An African Fashion Startup To Watch: ONYCHEK.com
Nigerian entrepreneur Chekwas Okafor is the founder and CEO of ONYCHEK.com, an e-commerce platform for luxury fashion from Africa.
The creation of ONYCHEK.com was inspired by a simple, yet magnificent idea: To showcase and promote the luxury African fashion to the rest of the world. ONYCHEK aims to be the leading retail portal for African fashion and is building a reputation for stocking only the best of African couture from some of the continent’s most celebrated designers.
Chekwas Okafor recently spoke to me about how ONYCHEK plans to export African luxury to the world.
Tell us about your personal and professional background.
My name is Chekwas Okafor, founder and CEO of ONYCHEK.com, an ecommerce platform for luxury fashion from Africa. In 2009, I moved to the US to study at Voorhees College, a HBCU located in Denmark, South Carolina, where I completed my BS degree in Biology/ Environmental Science. Upon graduation, I worked in a building material manufacturing company in the environmental, health and safety function for ~4 years. I then launched ONYCHEK.com in September of 2016.
You seem to have bounced around disciplines before getting into fashion. How did that happen?
Prior to college and pretty much anything substantial I was going to do with my life, it was clear to me that I was going to spend most of my time creating value in Africa. Although I was working in corporate America, I always knew that was temporary. I was just waiting for the right idea.
In 2014, a friend showed me some Nigerian made clothing that were phenomenal and I questioned why the mainstream didn’t know about this. Once I made the connection of how much value can be created by making fashion locally, it was evident that I would be doing this for a long time. Two years later, I launched ONYCHEK.com to make African luxury fashion easily accessible to the world.
How did you come about starting a fashion company, considering the fact that you had no background in fashion?
I didn’t have any background in the fashion industry in general, but I had grown up in family where my dad imported textiles, so I was sort of familiar with that. I also had sold clothes out of my dorm room in college. For a brief period I also modeled. These experiences were helpful.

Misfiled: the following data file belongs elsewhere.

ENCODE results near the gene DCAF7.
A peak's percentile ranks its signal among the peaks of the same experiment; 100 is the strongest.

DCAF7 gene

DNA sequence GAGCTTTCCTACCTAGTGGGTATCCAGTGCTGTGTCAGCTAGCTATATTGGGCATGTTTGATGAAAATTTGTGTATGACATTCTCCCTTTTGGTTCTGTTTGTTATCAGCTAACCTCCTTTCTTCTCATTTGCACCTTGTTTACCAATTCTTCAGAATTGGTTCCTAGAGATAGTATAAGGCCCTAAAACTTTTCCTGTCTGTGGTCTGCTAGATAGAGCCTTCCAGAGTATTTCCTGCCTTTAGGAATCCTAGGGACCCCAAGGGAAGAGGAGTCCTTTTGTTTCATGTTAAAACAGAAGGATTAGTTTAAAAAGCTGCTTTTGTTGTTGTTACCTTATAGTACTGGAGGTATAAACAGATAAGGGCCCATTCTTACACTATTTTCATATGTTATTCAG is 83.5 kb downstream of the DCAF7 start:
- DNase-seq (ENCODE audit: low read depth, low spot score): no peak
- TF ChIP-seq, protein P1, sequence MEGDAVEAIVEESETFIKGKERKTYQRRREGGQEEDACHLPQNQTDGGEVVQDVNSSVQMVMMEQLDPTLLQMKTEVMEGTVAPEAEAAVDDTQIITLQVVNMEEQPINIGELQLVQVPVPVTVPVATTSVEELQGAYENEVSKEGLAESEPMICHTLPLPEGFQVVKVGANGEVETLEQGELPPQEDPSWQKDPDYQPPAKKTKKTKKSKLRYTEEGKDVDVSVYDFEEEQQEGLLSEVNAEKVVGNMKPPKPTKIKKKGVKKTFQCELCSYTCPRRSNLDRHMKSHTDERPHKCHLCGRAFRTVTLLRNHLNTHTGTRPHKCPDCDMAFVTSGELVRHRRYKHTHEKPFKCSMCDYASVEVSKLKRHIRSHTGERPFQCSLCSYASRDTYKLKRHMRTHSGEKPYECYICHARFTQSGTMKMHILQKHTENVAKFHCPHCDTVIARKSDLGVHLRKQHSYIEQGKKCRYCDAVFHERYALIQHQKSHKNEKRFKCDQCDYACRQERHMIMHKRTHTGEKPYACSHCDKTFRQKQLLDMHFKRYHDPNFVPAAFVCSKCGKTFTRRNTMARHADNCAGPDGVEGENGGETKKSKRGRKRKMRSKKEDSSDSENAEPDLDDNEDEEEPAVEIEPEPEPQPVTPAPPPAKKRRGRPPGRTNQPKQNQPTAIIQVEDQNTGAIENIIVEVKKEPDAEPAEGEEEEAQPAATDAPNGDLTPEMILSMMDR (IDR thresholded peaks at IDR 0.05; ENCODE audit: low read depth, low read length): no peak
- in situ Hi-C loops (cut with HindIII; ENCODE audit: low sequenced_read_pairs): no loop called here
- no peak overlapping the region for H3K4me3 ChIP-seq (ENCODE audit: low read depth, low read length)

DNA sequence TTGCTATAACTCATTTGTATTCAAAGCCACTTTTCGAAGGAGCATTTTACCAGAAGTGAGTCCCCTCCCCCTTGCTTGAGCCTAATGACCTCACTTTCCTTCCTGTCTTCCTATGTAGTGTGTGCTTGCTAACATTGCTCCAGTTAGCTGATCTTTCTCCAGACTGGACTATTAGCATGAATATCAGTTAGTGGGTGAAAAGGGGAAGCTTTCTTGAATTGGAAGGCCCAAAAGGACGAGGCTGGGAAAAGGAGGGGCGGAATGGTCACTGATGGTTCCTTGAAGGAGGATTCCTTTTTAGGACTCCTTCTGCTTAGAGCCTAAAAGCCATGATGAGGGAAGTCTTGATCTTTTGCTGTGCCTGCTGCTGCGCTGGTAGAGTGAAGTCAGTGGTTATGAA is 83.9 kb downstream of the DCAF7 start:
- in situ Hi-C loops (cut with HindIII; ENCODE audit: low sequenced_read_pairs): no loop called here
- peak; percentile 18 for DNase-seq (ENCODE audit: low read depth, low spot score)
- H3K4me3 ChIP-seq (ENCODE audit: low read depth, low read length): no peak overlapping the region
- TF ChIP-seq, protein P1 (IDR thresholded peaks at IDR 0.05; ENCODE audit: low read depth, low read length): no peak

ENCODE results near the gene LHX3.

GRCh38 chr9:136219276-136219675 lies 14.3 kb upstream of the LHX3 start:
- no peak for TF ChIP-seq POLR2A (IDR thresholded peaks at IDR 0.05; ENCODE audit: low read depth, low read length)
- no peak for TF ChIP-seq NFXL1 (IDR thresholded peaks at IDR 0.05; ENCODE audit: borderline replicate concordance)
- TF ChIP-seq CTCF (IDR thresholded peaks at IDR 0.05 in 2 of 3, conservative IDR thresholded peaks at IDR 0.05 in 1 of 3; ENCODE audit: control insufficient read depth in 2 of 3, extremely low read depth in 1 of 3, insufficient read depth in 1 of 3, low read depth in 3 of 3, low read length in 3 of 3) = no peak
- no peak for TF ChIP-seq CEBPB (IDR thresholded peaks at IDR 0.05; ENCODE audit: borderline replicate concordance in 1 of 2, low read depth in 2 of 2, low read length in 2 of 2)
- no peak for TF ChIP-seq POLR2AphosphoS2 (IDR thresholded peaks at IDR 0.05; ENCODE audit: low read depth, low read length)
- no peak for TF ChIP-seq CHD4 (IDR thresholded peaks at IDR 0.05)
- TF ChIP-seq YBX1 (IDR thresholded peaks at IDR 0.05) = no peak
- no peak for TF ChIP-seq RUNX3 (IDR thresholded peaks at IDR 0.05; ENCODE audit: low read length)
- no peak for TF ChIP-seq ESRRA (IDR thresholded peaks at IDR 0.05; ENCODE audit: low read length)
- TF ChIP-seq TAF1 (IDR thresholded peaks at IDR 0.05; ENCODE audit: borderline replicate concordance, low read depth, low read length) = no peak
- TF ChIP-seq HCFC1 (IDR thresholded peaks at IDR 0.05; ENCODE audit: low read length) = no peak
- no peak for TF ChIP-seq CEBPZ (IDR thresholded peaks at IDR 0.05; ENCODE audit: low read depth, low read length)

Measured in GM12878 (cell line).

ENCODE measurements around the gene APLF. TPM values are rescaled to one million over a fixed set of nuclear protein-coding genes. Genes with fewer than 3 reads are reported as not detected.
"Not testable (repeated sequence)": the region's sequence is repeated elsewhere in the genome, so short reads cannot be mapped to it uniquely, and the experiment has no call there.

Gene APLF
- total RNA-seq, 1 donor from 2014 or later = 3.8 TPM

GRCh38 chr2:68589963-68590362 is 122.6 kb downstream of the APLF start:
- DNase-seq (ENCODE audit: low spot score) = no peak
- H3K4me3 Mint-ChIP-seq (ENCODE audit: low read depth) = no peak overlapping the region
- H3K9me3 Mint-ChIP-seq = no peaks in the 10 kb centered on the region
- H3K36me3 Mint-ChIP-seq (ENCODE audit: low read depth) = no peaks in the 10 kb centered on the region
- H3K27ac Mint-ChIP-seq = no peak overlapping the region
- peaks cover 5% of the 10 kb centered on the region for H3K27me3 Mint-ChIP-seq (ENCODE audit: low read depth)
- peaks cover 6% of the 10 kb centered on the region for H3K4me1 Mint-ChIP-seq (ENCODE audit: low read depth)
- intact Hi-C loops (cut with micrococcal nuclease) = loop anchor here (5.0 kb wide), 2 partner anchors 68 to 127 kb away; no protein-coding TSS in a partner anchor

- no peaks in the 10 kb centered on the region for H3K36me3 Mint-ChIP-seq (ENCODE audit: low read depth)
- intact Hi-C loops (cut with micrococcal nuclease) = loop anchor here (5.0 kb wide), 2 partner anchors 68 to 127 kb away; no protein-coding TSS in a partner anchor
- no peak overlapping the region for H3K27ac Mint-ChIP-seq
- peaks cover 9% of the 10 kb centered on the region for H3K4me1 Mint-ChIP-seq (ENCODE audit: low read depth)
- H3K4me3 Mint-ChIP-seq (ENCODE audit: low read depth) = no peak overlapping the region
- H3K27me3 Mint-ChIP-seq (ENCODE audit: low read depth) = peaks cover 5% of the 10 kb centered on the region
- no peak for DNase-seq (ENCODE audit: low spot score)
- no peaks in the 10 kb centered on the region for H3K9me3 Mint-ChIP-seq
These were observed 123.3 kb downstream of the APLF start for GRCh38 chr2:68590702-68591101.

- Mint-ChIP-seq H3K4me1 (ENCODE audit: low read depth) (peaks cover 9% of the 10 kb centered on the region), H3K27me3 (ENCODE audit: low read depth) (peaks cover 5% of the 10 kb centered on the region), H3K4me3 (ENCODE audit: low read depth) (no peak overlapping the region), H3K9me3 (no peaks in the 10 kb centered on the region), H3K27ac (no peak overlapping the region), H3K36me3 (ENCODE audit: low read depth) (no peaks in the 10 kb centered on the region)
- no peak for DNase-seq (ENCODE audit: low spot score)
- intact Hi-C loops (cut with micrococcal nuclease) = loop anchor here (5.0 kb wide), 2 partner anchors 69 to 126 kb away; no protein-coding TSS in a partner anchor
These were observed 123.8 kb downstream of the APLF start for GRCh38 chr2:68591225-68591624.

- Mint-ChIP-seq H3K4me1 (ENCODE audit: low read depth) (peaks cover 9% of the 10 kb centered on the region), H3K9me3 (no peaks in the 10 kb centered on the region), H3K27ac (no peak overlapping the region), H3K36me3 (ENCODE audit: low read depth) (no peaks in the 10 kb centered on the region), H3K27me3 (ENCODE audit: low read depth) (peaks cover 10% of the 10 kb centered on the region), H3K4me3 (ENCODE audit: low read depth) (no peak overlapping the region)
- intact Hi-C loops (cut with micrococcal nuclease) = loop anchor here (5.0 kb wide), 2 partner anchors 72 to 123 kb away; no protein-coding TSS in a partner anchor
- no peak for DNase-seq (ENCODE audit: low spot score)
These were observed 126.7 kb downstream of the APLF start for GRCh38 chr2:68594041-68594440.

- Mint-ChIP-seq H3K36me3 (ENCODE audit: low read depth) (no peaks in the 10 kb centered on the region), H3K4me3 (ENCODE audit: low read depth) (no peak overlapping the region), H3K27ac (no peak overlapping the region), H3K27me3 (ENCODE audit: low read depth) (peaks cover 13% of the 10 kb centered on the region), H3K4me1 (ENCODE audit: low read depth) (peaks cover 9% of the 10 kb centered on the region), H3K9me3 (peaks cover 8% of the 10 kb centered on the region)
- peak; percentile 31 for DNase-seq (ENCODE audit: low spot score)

Regarding the African fashion industry, I had no clue. To bridge this gap, I simply learned by reading books, listening to podcasts, reading a lot of blogs. This made it possible for me to gain a good foundation before I launched the company. I am still learning as we go through this interview.
You said you were searching for the right idea. What made you choose African fashion?
I didn’t just choose African fashion. I chose luxury fashion from Africa. I chose this for a lot of reasons. I will summarize a couple:
Also, African fashion preserves culture. African designers are doing an incredible job of weaving culture into their designs. We are moving from Africa being a mere source of inspiration to African designers wholeheartedly bringing African culture to the forefront of the fashion “conversation” in a way the world hasn’t seen before. Think of Maxhosa by Laduma, a South African designer that is makes beautiful knitwear inspired by his Xhosa heritage. These designs scream culture and at the same time can be worn to work. This is what the African luxury industry is doing. Bringing the African culture to the forefront of their designs. We need this.
Finally, African fashion changes how people view Africa. With the quality of products being made in Africa, somehow a lot of people still associate mediocrity to locally made products. Therefore, by us focusing on telling the actual story and highlighting the amazing job being done by these designers, we can shift how the world perceives Africa. Let’s take ENZI, an Ethiopian based sneaker company that is making amazing leather sneakers by hand. Their products are one of the most solid sneakers that I have purchased, but people won’t know this unless they are educated. This is another big reason we focused on brands making their products in Africa.